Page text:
This study compares the cost-effectiveness of Navigate (NAV), a comprehensive, multidisciplinary, team-based treatment approach for first episode psychosis (FEP) and usual Community Care (CC) in a cluster randomization trial. Patients at 34 community treatment clinics were randomly assigned to either NAV (N = 223) or CC (N = 181) for 2 years. Effectiveness was measured as a one standard deviation change on the Quality of Life Scale (QLS-SD). Incremental cost effectiveness ratios were evaluated with bootstrap distributions. The Net Health Benefits Approach was used to evaluate the probability that the value of NAV benefits exceeded its costs relative to CC from the perspective of the health care system. The NAV group improved significantly more on the QLS and had higher outpatient mental health and antipsychotic medication costs. The incremental cost-effectiveness ratio was $12 081/QLS-SD, with a .94 probability that NAV was more cost-effective than CC at $40 000/QLS-SD. When converted to monetized Quality Adjusted Life Years, NAV benefits exceeded costs, especially at future generic drug prices.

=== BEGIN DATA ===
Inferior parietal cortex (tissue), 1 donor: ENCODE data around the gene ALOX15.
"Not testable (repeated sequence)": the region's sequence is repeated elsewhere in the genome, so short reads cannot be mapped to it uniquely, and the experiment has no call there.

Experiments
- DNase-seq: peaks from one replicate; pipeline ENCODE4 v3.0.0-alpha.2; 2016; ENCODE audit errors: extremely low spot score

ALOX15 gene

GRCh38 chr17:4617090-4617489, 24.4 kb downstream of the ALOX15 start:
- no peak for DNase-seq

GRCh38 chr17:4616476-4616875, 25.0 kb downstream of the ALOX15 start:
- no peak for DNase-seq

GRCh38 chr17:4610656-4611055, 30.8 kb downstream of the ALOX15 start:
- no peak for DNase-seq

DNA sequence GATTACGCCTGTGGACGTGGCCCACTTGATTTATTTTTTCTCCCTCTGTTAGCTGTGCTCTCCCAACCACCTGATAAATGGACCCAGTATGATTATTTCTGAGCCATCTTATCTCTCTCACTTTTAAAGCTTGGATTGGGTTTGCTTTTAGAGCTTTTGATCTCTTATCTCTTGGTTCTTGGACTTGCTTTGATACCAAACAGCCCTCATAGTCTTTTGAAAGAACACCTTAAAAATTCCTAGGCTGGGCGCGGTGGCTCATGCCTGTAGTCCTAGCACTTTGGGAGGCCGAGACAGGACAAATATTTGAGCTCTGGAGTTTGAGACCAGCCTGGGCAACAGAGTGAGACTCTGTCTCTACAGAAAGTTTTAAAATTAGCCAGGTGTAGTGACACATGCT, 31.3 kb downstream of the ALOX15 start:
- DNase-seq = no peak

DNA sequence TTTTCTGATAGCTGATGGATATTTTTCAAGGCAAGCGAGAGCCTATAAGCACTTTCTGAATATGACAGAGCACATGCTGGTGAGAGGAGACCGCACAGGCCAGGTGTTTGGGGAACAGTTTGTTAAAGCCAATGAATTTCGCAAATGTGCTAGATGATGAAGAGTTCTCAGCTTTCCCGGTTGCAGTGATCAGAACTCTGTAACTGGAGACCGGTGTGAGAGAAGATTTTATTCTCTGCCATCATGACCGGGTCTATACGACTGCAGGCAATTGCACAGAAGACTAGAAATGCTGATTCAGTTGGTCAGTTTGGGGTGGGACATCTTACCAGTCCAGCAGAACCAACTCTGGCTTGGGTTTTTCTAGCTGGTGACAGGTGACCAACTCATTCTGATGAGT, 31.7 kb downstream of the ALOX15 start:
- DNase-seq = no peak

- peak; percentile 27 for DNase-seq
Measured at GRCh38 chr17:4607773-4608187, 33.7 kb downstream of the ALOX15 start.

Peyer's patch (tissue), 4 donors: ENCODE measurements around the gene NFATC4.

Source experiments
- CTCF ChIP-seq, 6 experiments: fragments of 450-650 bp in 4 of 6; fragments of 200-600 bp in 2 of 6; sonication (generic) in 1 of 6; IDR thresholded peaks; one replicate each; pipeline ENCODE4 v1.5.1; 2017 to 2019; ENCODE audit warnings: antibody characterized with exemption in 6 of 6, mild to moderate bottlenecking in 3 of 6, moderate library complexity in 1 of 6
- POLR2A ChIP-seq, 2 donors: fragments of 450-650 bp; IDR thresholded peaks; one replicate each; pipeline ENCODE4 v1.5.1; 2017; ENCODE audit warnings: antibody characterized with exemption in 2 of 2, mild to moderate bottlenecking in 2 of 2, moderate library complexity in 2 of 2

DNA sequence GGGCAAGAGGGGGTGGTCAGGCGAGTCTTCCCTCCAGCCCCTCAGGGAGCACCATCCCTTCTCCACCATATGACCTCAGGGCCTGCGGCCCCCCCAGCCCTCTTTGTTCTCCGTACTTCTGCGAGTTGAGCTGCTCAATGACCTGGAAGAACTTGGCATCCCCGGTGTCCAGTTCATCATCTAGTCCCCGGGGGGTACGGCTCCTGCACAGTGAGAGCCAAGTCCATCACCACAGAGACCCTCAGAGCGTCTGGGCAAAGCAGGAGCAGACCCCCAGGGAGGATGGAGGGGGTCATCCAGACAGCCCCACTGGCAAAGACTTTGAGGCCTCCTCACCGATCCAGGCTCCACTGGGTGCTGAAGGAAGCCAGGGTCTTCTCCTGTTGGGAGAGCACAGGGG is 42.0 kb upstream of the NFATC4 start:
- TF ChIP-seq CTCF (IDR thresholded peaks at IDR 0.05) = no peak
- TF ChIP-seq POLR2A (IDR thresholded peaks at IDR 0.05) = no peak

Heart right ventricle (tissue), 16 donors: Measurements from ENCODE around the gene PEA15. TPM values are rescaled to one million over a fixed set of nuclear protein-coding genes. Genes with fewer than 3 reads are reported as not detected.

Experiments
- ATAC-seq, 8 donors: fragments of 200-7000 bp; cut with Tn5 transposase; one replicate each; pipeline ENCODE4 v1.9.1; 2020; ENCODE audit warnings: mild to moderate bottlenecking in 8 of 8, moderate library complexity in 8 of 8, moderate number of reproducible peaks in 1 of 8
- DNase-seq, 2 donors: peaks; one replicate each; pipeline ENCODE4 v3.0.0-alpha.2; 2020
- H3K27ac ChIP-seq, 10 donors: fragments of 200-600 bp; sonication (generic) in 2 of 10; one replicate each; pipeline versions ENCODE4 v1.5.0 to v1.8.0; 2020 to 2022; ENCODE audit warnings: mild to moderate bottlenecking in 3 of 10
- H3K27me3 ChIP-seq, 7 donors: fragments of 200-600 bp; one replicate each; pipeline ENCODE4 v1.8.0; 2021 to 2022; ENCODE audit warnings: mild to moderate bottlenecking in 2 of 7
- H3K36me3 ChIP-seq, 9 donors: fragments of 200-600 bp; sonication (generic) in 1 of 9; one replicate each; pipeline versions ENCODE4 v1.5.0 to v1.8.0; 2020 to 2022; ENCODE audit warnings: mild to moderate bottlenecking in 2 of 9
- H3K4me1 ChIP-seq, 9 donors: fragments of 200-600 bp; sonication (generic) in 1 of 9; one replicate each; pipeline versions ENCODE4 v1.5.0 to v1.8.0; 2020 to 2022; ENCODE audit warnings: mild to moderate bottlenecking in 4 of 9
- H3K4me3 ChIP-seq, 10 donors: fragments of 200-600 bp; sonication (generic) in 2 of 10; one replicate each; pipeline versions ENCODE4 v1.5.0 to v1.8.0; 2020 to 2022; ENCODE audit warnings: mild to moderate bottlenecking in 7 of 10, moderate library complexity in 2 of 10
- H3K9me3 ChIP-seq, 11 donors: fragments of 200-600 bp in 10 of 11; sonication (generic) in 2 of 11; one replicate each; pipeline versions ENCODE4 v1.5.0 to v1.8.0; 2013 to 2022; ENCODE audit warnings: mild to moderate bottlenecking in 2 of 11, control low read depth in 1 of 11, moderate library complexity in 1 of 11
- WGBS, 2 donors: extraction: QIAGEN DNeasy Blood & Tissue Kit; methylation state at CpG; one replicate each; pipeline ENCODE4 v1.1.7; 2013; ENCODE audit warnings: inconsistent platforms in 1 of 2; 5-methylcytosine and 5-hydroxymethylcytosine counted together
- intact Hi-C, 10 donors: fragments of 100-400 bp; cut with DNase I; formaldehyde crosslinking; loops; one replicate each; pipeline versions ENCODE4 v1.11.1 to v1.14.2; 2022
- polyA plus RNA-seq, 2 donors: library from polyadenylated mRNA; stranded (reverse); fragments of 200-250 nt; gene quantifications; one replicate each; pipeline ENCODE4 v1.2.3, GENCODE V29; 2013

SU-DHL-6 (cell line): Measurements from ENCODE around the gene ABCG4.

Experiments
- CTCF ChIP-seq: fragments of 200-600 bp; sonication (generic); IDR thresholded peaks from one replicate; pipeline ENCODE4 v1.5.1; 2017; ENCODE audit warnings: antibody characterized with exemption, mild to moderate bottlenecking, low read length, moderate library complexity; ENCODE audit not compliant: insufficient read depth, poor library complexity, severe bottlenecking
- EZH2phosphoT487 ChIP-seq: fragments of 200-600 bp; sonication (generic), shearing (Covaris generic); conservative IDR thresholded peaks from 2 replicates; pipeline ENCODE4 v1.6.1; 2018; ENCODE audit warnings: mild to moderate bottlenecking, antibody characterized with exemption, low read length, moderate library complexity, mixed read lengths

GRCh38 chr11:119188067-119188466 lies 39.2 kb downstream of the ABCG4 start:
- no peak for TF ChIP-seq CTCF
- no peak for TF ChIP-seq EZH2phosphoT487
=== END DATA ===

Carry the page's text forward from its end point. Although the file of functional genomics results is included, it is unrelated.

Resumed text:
Keywords: cost-effectiveness; quality adjusted life years; schizophrenia.
Published by Oxford University Press on behalf of the Maryland Psychiatric Research Center 2016.